Obviously I’ve been away for a bit. I’m not going to even begin to cover everything that’s happened in the past week, but I will try to get caught up on a few major things.
Another round of UN-led peace talks is about to begin in Geneva, and you know I think
there’s a real chance for serious progress this session will probably be about as productive as every previous session, which is to say not at all. I mean, the two sides (pretend, as the UN does, that there are only two sides in this war) are sticking to their day one positions–for the rebels, that Assad should go, and for Assad, that he should resume largely unchecked control over the entire country. Nothing about the course of the war itself has budged these positions in any serious way and the parties seem no closer to figuring out a compromise than they were six years ago. The Syrian government has even delayed the arrival of its delegation, which you would think couldn’t possibly be a positive sign.
There’s certainly no reason to believe peace is in the offing if you look at what’s happening in Syria, where roughly 80 civilians have reportedly been killed over the past couple of days. According to the Syrian Observatory for Human Rights, at least 23 people were killed in fighting in Eastern Ghouta, while at least 53 were killed in Russian airstrikes on the village of Shafah, in Deir Ezzor province. Russia denies responsibility for the latter atrocity and is pushing for a two-day ceasefire in Ghouta. Another four people were reportedly killed in the village of Darnaj, also in Deir Ezzor province.
On the other hand, even if Geneva fails there’s always the Russia-Turkey-Iran peace process to consider. So far that process includes support from nobody apart from Russia, Turkey, and Iran, but it’s a start! I guess!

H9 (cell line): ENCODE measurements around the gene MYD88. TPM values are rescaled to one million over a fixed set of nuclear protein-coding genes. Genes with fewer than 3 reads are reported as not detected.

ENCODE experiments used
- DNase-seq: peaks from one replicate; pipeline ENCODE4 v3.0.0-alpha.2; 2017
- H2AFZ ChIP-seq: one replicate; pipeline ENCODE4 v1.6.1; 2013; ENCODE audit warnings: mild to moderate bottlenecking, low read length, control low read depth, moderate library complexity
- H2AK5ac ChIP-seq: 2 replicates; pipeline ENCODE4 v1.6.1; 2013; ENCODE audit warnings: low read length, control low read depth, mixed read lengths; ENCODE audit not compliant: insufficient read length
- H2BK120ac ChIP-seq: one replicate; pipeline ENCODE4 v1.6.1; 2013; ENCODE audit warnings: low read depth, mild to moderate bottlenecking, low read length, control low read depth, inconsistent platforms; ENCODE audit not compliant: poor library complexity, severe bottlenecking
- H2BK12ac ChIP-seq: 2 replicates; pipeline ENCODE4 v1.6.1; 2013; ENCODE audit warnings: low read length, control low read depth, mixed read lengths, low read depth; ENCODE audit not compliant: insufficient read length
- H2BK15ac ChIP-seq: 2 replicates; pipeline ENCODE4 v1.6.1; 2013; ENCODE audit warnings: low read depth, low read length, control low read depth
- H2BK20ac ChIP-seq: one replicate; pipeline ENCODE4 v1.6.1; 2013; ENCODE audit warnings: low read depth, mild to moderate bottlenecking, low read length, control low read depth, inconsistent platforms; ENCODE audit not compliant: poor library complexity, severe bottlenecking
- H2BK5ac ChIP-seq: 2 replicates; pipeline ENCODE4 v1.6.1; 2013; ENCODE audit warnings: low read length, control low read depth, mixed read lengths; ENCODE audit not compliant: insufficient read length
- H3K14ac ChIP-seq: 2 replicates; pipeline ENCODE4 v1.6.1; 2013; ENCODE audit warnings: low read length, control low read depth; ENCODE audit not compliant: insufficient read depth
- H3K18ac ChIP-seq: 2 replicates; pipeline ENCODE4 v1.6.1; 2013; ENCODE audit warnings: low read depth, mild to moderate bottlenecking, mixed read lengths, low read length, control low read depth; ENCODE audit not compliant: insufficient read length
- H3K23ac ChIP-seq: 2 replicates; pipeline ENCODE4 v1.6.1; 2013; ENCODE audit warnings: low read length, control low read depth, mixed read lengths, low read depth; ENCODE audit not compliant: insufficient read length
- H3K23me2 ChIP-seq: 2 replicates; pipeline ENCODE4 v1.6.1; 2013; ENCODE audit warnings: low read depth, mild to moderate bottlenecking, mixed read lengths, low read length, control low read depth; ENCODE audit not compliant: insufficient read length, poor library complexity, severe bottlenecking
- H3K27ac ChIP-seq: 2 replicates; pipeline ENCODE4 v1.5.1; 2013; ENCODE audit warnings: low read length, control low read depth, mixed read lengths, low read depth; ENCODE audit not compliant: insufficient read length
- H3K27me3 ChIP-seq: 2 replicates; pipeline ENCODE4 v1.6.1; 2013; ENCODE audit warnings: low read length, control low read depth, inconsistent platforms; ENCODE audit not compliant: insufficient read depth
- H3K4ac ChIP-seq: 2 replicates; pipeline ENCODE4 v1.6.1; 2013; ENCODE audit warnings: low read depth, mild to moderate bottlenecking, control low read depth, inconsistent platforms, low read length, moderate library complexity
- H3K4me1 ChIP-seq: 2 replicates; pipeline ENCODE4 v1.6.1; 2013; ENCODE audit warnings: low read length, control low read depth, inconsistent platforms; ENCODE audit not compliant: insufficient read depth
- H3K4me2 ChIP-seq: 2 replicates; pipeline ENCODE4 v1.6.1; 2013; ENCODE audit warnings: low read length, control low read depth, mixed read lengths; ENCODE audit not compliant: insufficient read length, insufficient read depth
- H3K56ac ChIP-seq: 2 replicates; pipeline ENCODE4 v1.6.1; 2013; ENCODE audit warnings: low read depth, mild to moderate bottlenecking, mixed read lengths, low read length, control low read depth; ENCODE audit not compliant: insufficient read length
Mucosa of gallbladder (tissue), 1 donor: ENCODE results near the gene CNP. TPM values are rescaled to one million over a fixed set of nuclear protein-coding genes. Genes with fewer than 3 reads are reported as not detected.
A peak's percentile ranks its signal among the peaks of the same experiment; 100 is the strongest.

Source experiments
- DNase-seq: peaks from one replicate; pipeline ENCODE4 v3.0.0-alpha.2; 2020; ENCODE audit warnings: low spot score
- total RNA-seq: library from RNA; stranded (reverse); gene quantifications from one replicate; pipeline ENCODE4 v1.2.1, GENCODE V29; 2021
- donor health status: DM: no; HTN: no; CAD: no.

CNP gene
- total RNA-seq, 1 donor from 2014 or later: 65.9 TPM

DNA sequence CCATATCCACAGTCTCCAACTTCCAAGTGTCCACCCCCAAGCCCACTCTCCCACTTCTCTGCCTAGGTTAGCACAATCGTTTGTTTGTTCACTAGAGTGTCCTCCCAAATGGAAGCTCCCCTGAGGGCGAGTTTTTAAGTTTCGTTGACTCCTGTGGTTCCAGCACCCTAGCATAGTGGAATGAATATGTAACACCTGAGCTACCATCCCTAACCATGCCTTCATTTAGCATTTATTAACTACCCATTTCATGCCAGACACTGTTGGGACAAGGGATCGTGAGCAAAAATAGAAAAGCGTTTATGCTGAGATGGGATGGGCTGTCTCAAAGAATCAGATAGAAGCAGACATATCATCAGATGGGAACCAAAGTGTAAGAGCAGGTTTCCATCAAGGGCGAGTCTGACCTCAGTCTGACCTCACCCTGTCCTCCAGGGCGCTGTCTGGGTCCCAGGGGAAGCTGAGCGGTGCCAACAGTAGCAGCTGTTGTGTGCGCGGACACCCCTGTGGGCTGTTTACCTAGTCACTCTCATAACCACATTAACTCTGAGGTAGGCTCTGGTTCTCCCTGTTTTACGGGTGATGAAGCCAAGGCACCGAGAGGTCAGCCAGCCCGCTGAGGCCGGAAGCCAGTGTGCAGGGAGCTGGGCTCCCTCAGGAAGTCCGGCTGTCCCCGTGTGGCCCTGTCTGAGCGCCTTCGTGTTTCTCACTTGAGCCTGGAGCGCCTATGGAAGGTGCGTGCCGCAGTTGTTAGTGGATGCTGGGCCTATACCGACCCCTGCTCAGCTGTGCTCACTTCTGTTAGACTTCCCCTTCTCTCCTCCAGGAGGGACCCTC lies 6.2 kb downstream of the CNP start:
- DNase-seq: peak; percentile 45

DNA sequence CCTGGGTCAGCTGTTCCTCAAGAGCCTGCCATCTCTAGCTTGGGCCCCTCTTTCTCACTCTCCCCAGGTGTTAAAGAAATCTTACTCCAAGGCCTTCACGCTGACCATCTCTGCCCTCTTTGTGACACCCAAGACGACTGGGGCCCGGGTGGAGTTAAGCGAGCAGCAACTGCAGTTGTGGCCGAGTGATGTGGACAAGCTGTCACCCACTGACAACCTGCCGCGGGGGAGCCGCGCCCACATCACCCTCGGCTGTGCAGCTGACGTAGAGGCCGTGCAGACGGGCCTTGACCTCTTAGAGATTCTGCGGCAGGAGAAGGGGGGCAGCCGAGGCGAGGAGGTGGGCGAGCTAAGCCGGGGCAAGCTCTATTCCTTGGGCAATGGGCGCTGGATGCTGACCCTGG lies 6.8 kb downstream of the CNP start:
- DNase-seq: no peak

Meanwhile, President Trump reportedly told Turkish President Recep Tayyip Erdoğan in a phone call on Friday that the US is going to stop arming the Kurdish YPG militia in Syria. This is being treated as a Big Deal, but I would argue that it’s really not, for several reasons. One, we really have no idea what Trump said in this phone call–the only readout is from Ankara. Two, Trump is extremely stupid, so he often says things in the moment that aren’t actually so (already the Pentagon has started “clarifying” its YPG policy in ways that appear to directly contradict what Trump supposedly said). Three, this is actually somewhat consistent with the policy outlined when the US started providing the YPG with heavy arms before the Raqqa operation–though if Trump meant that the US will stop providing the YPG with small arms as well, then that’s a policy shift. Four, the US can continue arming the YPG indirectly, simply by arming Arab militias that have been fighting alongside the YPG, whether under the Syrian Democratic Forces umbrella or otherwise. Also, it’s not clear if this means the US will be collecting the heavy arms it’s already provided the YPG or if they’ll be allowed to keep what they have now. And, of course, the US plans to keep providing air support for the SDF.